Pope Francis has reached out to gays, saying he wouldn’t judge priests for their s*xual orientation in a remarkably open and wide-ranging news conference as he returned from his first foreign trip.
“If someone is gay and he searches for the Lord and has good will, who am I to judge?” Francis asked.
His predecessor, Pope Benedict XVI, signed a document in 2005 that said men with deep-rooted homos*xual tendencies should not be priests. Francis was much more conciliatory, saying gay clergymen should be forgiven and their sins forgotten.
Francis’ remarks came during a plane journey back to the Vatican from his first foreign trip in Brazil.
He was funny and candid during his first news conference that lasted almost an hour and a half. He didn’t dodge a single question, even thanking the journalist who raised allegations reported by an Italian newsmagazine that one of his trusted monsignors was involved in a scandalous gay tryst.
Francis said he investigated and found nothing to back up the allegations.
Francis was asked about Italian media reports suggesting that a group within the church tried to blackmail fellow church officials with evidence of their homosexual activities. Italian media reported this year that the allegations contributed to Benedict’s decision to resign.
Stressing that Catholic social teaching that calls for homos*xuals to be treated with dignity and not marginalised, Francis said it was something else entirely to conspire to use private information for blackmail or to exert pressure.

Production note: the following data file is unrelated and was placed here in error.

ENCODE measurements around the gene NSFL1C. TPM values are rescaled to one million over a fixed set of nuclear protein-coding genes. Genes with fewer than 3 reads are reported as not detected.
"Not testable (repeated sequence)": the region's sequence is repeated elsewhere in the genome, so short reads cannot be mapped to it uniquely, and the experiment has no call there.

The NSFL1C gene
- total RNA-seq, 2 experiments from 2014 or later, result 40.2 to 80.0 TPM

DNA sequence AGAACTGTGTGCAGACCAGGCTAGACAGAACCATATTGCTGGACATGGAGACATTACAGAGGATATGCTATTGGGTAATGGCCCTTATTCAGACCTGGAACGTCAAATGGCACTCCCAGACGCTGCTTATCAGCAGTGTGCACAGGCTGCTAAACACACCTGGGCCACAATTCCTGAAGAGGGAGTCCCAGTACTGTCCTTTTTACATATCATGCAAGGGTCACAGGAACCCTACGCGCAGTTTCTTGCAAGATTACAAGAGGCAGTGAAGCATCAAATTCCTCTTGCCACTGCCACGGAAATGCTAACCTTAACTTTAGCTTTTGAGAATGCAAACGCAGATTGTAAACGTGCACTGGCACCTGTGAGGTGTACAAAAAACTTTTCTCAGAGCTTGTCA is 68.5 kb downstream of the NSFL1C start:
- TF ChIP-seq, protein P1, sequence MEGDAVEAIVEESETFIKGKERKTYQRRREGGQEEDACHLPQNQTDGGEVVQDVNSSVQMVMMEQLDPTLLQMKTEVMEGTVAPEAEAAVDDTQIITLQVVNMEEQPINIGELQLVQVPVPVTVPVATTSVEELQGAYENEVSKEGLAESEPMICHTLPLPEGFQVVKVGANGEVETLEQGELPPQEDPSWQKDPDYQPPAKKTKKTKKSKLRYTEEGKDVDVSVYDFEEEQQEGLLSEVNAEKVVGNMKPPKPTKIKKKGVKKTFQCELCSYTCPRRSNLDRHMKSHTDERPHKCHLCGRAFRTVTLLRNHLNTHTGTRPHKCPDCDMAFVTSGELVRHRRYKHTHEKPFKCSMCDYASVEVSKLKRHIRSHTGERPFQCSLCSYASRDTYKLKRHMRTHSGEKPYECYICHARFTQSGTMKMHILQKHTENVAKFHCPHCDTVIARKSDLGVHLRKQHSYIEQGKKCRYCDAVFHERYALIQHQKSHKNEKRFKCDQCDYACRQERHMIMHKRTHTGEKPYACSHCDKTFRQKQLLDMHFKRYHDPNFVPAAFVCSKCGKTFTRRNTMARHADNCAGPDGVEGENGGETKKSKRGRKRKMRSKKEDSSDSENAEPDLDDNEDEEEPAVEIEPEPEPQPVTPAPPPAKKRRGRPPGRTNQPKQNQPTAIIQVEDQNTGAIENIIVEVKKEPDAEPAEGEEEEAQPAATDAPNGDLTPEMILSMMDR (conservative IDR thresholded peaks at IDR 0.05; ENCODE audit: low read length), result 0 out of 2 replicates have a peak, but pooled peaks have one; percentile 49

Francis was responding to reports that a trusted aide was involved in an alleged gay tryst a decade ago. He said he investigated the allegations according to canon law and found nothing to back them up. But he took journalists to task for reporting on the matter, saying the allegations concerned matters of sin, not crimes like sexually abusing children.
And when someone sins and confesses, he said, God not only forgives but forgets.
“We don’t have the right to not forget,” he said.
The directness of his comments suggested that he wanted to put the matter of the monsignor behind him as he sets about overhauling the Vatican bank and reforming the Holy See bureaucracy.
Francis also solved the mystery that has been circulating ever since he was pictured boarding the plane to Rio carrying his own black bag, an unusual break from Vatican protocol.
“The keys to the atomic bomb weren’t in it,” Francis quipped. Rather, he said, the bag merely contained a razor, his breviary prayer book, his agenda and a book on St Terese of Lisieux, to whom he is particularly devoted.
“It’s normal” to carry a bag when travelling, he said. “We have to get use to this being normal, this normalcy of life,” for a pope, he added.
Francis certainly showed a human, normal touch during his trip to Rio, charming the masses at World Youth Day with his decision to forgo typical Vatican security so he could to get close to his flock. Francis travelled without the bulletproof Popemobile, using instead a simple Fiat or open-sided car.